How The Cincinnati Reds Blew Open The NL Central Race
The Cincinnati Reds are riding high in the NL Central race, with an 84-56 record and the 9.5 game lead they hold is the highest of any divisional leader. If this were a political campaign, the networks would be calling it and you’d see the image of Dusty Baker next to the division standings with the check-mark next to him indicating a race that was over. It’s a remarkable achievement for a team that lost its closer (Ryan Madson) in spring training, it’s best setup man (Nick Massett) about the same time and pulled away from St. Louis and Pittsburgh during a period when their best player (Joey Votto) was on the disabled list. Let’s take a look at how the Reds did it.
You would not expect a team that plays in one of the most hitter-friendly parks in baseball to do it with pitching, but that’s exactly what Cincinnati has done. They stand second in the NL in ERA and I’m sure if a sabermetrics guru ran park-adjusted numbers the Reds would also be ahead of league-leader Washington. Johnny Cueto has to be the frontrunner for the Cy Young Award and should at least be in the MVP discussion. The ace has 17 wins and 2.58 ERA in his 28 starts. Bronson Arroyo and Mat Latos each have 12 wins and ERAs in the 3.60s, and Homer Bailey’s 10-9 record with a 4.03 ERA will satisfy any manager in the #4 spot.
One thing that can’t be overlooked is that all four starters have made the full complement of 28 starts. As much bad luck as the Reds had with the injuries noted above, they’ve had it in spades when it comes to their starting pitching and I’m just Baker will take his end of the trade-off.
And if the starters don’t go deep into the game, there’s no shortage of relievers who can get it done. Aroldis Chapman is high-profile closer and has 35 saves with a 1.61 ERA. In spite of a rare blown save on Friday night, he’s still got an astonishing 24 of those saves since the All-Star break and the ERA since the midway point is a buck-thirty. In front of Chapman, the Reds have gotten good work from Alfredo Simon, who’s brought his career back from a murder charge a few years ago when he was in Baltimore. Simon’s ERA is 2.47, while Sam LeCure and Logan Ondrusek give a righty-lefty combo that can get outs in setup work. And though Jose Arredondo has cooled after a good first half, the Reds added Jonathan Broxton at the trade deadline. The former Dodger closer has a 3.55 ERA since coming to Cincy and is capable of pitching better.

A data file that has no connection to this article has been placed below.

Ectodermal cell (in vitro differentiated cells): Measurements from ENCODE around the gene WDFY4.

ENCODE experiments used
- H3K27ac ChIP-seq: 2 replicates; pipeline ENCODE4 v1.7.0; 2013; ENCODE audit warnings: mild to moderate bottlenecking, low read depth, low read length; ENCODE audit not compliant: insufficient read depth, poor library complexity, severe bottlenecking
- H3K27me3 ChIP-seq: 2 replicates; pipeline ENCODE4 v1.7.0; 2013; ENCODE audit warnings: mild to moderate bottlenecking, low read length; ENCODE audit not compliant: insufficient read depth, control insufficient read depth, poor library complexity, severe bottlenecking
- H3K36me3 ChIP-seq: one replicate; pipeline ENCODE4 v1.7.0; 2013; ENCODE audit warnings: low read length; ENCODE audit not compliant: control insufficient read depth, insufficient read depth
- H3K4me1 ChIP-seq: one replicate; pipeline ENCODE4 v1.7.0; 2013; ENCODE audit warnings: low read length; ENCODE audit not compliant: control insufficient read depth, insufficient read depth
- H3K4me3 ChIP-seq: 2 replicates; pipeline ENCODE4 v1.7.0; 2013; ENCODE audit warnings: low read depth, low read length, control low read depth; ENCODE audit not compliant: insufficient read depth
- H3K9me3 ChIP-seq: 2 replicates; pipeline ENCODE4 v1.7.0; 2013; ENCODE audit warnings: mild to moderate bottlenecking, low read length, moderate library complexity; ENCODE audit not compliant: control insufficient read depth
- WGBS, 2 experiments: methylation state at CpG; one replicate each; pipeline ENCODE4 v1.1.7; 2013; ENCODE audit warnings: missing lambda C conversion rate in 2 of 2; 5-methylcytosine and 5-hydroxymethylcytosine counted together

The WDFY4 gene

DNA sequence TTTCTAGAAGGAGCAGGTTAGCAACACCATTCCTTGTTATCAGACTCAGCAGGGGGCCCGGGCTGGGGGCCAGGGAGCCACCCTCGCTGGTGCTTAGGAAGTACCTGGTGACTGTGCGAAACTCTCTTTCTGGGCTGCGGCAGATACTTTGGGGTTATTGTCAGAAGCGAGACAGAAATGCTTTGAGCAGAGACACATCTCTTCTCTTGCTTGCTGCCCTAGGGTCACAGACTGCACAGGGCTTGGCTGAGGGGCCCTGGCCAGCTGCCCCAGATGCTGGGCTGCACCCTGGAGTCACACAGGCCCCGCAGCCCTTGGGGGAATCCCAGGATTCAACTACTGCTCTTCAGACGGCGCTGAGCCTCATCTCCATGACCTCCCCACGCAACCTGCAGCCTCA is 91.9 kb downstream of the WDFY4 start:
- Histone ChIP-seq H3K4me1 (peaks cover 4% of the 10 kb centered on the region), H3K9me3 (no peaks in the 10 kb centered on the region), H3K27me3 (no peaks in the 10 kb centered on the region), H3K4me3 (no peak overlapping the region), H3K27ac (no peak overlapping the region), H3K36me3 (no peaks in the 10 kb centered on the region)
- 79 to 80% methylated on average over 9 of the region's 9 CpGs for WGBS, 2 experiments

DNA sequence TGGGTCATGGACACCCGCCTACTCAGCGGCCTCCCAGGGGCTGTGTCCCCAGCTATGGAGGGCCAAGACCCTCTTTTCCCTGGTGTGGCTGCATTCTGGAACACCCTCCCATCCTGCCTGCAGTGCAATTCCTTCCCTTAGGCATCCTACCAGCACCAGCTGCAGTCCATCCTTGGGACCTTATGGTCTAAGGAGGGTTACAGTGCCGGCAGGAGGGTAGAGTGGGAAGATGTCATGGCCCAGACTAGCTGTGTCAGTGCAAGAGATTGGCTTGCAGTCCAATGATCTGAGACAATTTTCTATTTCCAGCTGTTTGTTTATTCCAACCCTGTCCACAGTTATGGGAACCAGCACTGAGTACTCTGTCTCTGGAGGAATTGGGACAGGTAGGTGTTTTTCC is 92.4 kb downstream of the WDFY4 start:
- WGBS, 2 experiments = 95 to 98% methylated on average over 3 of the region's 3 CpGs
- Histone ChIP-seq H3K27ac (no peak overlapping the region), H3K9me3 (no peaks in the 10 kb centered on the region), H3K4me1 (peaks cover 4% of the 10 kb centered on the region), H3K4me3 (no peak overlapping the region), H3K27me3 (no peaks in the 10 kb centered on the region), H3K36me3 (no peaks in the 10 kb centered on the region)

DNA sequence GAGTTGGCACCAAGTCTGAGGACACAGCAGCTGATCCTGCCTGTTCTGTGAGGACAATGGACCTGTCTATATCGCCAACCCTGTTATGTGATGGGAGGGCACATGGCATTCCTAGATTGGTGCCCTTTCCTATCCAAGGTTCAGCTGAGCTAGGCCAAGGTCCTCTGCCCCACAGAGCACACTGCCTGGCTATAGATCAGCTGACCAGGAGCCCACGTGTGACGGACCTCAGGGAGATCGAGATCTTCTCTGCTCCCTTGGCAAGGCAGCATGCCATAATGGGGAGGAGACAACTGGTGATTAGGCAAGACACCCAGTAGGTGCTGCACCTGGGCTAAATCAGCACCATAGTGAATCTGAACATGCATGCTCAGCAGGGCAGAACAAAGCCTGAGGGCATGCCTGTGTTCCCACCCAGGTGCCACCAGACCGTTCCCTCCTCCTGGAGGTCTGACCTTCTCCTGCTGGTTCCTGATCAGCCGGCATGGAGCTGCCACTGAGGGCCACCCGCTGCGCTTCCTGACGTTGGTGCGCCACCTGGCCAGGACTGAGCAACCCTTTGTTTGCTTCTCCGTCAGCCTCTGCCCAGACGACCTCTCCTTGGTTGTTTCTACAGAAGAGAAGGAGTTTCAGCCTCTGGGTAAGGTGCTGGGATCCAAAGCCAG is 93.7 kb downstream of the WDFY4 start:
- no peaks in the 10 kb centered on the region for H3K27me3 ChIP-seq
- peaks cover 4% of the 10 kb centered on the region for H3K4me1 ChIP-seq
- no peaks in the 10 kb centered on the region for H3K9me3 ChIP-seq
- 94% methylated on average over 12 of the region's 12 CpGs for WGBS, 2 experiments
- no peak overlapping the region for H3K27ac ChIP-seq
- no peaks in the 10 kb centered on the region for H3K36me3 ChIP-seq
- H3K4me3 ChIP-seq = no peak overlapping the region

The offense is 7th in the league and using the same park-adjusted effects, we’d have to see this is an average attack at best, especially by playoff standards. Votto had a dazzling .474/.607 stat line for on-base percentage and slugging percentage in the 300 at-bats he posted before his injury. He’s now back and getting back in the groove for the postseason. In the meantime, Cincinnati owes a debt to the following players who got the job done in his absence…
*Jay Bruce is the key supporting player and he lifted his game drastically after the All-Star break, delivering a .370/.632 stat line with 15 home runs since the mid-July break.
*Brandon Phillips has hit .323 since the break and after a slow start lifted his seasonal stat line to a respectable .335/.454. He also provides veteran leadership at second base.
*Todd Frazier has been the spark this team needed. He first took over for Scott Rolen at third base when the latter was injured. Then Frazier shifted over to first in Votto’s stead. Wherever Frazier has played, he has hit, with a season-long line of .347/.525 and popping 18 home runs in 373 at-bats.
*Speaking of Rolen, he came back at the right time, when Votto went down and delivered a .408/.496 line since the break. He’s back to nursing the bum shoulder that’s hindered him since 2006, but he came through when the Reds needed him the most.
*Ryan Hanigan was supposed to be replaced by stud rookie Devin Mesoraco at catcher, but it’s the veteran Hanigan who came up with a .405 on-base percentage in the season’s second half.
*Some of us thought Cincinnati had a big hole in centerfield and that Shane Victorino made sense as a trade deadline acquisition. I don’t regret thinking that, but while Victorino went to Los Angeles and struggled, Cincy incumbent Chris Heisey has delivered a .362/.538 stat line since the break.
Cincinnati can now focus on postseason positioning. They are 5.5 games up on San Francisco for the #2 seed, which would ensure homefield advantage in the Division Series. The Reds are 2.5 games back of Washington for the top seed, which carries homefield throughout the World Series thank to the National League’s All-Star game win.
The NFL season starts tomorrow in Cincinnati, with excitement there for the Bengals. But the football team can’t match the ceiling of the Reds, who have a division locked up and the pitching to go deep into October.